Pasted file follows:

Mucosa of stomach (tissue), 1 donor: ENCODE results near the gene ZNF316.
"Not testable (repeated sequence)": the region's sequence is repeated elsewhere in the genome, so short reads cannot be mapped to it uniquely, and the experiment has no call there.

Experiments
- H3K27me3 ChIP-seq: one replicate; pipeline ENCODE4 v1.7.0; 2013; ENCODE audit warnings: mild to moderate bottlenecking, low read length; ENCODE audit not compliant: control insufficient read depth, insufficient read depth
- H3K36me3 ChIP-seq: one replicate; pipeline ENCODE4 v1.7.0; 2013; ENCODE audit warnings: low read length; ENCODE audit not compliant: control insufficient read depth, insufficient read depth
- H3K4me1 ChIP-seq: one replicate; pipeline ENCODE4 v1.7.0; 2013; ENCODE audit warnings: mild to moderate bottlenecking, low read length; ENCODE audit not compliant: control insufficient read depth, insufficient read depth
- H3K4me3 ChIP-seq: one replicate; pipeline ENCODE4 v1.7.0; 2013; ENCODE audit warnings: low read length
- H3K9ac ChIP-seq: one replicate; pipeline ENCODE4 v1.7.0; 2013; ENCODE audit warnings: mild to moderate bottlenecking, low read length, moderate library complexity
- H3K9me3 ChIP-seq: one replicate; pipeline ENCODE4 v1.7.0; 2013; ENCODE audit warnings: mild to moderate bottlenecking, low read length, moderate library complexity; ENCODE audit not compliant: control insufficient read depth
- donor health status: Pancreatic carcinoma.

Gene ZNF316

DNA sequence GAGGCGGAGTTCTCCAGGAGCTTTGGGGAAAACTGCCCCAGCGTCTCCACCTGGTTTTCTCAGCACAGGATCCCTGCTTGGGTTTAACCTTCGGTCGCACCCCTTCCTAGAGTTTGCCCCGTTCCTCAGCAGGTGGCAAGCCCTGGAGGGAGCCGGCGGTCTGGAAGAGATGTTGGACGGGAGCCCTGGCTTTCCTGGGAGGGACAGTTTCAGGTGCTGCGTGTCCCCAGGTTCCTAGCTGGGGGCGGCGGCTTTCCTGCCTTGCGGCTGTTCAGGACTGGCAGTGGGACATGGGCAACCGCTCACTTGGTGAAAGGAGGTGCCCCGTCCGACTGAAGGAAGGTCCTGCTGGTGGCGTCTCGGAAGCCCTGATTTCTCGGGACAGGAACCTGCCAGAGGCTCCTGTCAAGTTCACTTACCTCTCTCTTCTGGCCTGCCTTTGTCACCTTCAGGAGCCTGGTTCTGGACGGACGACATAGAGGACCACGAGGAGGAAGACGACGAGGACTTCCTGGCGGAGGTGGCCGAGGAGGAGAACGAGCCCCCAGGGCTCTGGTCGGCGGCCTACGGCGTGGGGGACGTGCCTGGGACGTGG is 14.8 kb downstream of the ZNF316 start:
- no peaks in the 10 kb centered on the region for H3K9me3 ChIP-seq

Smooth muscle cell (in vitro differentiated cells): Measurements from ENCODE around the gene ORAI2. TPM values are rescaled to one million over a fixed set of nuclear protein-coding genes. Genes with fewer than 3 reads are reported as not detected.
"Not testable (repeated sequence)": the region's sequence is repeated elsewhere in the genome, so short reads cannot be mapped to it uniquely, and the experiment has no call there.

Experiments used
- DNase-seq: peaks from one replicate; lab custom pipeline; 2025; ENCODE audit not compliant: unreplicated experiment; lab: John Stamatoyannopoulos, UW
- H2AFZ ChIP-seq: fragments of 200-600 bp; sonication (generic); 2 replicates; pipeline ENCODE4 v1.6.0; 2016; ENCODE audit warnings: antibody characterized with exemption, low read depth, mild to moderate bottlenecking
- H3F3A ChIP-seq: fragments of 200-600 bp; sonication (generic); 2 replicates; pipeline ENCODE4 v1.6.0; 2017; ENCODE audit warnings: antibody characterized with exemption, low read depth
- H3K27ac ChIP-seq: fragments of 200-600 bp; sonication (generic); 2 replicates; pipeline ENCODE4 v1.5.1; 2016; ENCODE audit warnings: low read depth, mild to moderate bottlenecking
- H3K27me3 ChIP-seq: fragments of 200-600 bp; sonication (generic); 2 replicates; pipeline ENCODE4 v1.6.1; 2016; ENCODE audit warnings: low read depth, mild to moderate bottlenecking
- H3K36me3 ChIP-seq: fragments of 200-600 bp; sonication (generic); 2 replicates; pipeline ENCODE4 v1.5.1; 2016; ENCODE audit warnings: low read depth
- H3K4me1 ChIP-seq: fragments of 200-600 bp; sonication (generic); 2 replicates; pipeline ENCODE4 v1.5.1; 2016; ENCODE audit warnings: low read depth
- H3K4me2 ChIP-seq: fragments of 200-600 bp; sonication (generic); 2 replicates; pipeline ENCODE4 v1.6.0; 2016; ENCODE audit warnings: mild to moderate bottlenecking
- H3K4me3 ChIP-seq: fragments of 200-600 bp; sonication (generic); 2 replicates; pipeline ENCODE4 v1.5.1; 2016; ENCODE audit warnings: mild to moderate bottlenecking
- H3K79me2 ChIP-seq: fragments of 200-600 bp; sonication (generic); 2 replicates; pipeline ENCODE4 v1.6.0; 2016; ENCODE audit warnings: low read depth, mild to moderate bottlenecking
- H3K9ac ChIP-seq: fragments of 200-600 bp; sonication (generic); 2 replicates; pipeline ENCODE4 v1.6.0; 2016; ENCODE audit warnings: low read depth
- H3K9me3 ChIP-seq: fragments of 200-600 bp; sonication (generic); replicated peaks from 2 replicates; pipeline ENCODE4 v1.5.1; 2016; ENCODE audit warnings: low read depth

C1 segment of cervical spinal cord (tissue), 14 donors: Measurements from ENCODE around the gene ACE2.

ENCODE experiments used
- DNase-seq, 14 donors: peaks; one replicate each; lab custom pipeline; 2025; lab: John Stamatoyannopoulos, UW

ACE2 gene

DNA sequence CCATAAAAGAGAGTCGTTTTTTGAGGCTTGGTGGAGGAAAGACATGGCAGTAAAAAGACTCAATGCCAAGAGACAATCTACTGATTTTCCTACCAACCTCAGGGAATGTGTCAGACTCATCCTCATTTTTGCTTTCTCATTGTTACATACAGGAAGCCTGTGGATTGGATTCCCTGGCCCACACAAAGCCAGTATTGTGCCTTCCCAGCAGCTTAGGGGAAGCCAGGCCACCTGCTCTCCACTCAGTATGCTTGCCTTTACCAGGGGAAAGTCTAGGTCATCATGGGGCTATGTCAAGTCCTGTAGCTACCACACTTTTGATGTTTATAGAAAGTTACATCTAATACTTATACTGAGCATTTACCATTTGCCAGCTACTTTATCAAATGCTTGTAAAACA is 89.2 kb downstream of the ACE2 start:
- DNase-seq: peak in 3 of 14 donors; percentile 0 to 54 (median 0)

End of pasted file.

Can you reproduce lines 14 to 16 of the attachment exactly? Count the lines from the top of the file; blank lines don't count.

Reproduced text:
Smooth muscle cell (in vitro differentiated cells): Measurements from ENCODE around the gene ORAI2. TPM values are rescaled to one million over a fixed set of nuclear protein-coding genes. Genes with fewer than 3 reads are reported as not detected.
"Not testable (repeated sequence)": the region's sequence is repeated elsewhere in the genome, so short reads cannot be mapped to it uniquely, and the experiment has no call there.

Experiments used